Our diversity must be regarded as a distinct, national strength, writes JD Lovernciear.
As we head into 2020 and beyond, time is fast running out for Malaysians who are still stubbornly rooted in race-based traps and live their lives with rigid, religious exclusivity.
Former minister Nazri Aziz’s recent political barbs in Semenyih is a clear example of how seriously wrong some politicians and their fans continue to be.
For some time now in recent times, we have been told about the need for tolerance. The truth is tolerance is a fragile alliance that cannot guarantee national unity in the long haul.
Tolerance is not necessarily a strength. Rather, it is a weakness especially when we are trying to grow out of the racial and religious political slants on which the politics of Malaysia has been built over the past decades.
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Responding to Nazri’s political barbs, Anwar Ibrahim maintained that race and religion matter not. Instead, it is capabilities and integrity that matter and which alone can lead the nation forward.
The time is now right for Malaysians – leaders, politicians, rulers, religious leaders, professionals and ordinary citizens – to awaken to the realities of the future. For us to become more Malaysian and to build a united nation, we need to drop our coloured, often tainted lens of the soul and mind through which we view the world.
We need to focus on acceptance as the credo for fostering unity in the nation. Acceptance of all races, all religions and all social strata is not a weakness. It is not even a liability let alone a threat.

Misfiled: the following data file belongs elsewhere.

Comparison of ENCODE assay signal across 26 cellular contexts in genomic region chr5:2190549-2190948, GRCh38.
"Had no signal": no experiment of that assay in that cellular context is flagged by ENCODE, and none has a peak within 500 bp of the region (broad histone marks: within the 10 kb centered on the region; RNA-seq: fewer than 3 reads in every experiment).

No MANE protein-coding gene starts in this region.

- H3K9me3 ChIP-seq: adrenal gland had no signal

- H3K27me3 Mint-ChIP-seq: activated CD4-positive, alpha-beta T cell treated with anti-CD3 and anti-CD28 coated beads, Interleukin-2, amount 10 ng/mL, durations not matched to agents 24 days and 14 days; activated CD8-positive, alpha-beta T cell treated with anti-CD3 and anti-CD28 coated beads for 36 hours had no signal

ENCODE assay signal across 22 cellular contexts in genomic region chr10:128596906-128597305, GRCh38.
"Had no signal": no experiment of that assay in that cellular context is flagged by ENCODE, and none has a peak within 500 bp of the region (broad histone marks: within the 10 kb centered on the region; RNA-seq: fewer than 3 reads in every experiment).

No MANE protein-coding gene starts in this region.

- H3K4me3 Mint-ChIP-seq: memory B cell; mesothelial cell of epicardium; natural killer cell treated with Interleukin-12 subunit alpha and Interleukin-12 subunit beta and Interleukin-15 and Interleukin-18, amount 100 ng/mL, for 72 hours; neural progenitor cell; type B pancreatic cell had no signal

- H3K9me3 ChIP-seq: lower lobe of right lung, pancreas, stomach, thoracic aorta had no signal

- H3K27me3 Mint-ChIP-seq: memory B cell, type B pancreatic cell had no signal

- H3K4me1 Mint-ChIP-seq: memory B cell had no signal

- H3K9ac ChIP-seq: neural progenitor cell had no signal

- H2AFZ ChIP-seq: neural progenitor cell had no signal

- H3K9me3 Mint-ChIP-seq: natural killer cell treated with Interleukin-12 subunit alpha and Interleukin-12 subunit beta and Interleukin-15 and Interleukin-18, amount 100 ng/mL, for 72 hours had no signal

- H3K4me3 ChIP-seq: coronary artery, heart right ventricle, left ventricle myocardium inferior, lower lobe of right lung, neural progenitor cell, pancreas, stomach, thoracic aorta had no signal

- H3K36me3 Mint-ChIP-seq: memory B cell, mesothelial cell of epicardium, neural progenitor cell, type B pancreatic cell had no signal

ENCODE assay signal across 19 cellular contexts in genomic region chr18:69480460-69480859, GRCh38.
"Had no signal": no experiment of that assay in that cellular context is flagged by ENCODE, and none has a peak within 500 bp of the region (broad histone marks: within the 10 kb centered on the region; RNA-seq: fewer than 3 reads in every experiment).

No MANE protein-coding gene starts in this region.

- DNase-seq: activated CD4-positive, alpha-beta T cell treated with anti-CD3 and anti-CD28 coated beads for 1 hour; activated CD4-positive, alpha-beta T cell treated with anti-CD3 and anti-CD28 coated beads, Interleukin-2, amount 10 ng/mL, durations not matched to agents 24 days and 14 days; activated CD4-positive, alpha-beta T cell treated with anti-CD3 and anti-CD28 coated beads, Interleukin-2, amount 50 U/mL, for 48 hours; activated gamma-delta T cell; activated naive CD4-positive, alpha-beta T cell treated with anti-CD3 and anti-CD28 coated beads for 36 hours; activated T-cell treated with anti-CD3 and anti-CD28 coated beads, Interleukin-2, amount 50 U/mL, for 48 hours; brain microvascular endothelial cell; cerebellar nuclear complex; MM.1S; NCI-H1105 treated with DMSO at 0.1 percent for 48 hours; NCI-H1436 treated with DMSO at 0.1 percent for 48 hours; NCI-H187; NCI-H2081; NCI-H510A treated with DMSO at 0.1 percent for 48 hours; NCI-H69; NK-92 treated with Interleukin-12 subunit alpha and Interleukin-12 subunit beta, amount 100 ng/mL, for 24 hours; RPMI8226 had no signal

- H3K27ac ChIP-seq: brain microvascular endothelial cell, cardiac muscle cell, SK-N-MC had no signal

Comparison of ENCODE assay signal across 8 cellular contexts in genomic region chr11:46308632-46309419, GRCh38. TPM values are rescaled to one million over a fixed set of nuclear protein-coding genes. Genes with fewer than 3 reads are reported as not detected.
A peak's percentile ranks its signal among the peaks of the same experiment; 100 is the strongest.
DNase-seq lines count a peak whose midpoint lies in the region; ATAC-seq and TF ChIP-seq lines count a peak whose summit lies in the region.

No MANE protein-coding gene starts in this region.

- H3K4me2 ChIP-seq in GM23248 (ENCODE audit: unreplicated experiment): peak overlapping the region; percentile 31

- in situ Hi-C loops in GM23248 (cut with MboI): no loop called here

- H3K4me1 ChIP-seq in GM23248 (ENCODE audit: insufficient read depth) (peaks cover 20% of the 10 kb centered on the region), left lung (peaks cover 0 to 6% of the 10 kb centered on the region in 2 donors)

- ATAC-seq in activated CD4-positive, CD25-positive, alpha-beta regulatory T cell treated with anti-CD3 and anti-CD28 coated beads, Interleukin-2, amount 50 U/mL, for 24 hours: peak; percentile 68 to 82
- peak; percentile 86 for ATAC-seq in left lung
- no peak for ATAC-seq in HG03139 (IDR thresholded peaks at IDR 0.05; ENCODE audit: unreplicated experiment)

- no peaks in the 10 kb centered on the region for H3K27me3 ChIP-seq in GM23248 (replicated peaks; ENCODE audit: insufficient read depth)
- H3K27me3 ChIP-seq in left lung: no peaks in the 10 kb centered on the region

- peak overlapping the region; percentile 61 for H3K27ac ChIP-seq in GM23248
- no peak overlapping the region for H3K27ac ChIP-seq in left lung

Acceptance of one another despite our distinct differences demands knowledge, goodwill and the supreme human will to transcend to a higher plane of existence.
The government must introduce the teaching of multicultural, multi-traditional and multi-religious studies in schools without fear of a backlash, without trying to court the evil forces that thrive on divisiveness.
The fears that exposure to other religions or traditions will erode an individual’s original faith and social roots is a fallacy. Such fears have been manipulated to serve the interest of unscrupulous individuals intent on grabbing power.
Acceptance can only come about with through a deeper understanding of our respective faiths and roots.
We need government policies that encourage and reward those who foster acceptance.
We need our leaders, rulers, faith leaders to walk the talk and quickly usher in the spirit of acceptance. All media have a critical role here in featuring the philosophy of acceptance in their reporting of the news.
The faster we abandon racism, religious blinkers and social segmentation and the harder we work to move from tolerance to a spirit of acceptance, the greater will be the pace of progress for the nation.
Our diversity should be celebrated and cherished as a distinct, national strength. Progress, anchored on acceptance, will help us withstand the economic and financial challenges ahead of us.